The design phase consisted mostly of hydrological modeling and re-modeling, trying to optimize capacity of the culverts while minimizing the cost of installation. The crucial number that the team was trying to optimize was the invert elevation of the culverts. Our objective was to minimize the amount of excavation needed to make grade for the culvert installation.
In the end, the hydro analysis showed that six culverts, 1m in diameter, with a slope of 2%, would provide enough capacity to act as the additional emergency spillways for the reservior. To determine the invert elevation for the culverts, we checked many different scenarios in the stage/storage model for the reservior. The few scenarios that met all necessary hydrological criteria were compared with the existing site elevations, and a final decision was made in line with the original objective of minimizing excavation.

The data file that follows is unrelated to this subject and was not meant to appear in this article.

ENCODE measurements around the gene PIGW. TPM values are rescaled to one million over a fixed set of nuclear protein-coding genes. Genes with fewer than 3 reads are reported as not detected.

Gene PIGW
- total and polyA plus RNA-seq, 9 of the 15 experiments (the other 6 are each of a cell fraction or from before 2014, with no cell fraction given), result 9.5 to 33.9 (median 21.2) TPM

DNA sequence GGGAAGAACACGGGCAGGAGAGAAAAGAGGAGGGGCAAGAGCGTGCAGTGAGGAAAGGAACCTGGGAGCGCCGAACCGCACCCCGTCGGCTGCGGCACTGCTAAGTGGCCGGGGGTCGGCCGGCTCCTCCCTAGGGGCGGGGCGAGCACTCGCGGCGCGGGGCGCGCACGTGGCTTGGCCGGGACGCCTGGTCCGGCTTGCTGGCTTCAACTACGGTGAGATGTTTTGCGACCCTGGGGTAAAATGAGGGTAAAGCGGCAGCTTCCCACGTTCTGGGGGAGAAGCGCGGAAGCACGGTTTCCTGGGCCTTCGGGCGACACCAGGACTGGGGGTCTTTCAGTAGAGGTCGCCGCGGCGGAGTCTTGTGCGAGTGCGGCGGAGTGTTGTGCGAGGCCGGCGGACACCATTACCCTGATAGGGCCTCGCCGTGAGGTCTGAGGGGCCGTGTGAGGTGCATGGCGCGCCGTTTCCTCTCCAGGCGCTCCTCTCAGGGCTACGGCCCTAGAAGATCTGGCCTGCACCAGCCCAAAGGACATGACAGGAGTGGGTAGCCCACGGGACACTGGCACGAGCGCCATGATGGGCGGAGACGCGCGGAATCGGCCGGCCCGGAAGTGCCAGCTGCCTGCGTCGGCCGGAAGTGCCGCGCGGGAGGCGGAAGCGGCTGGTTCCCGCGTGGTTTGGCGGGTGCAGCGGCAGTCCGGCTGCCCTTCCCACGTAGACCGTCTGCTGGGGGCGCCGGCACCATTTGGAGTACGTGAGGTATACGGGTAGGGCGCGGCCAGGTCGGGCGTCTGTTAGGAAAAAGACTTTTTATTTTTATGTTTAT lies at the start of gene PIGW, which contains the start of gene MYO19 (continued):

The structural details were determined for the sub-base stone layer, concrete collar wall (to aid in preventing water seepage along the length of the culverts), and backfill. Design sketches were sent over to Cambodia in the beginning of March, and construction promptly started. Readily available pre-cast concrete culvert sections, 1m in length, are the typical materials used for culvert installation throughout this region of Cambodia. In the above photo, sections of culvert are being set, and the concrete collar wall has been cast, visible in the background.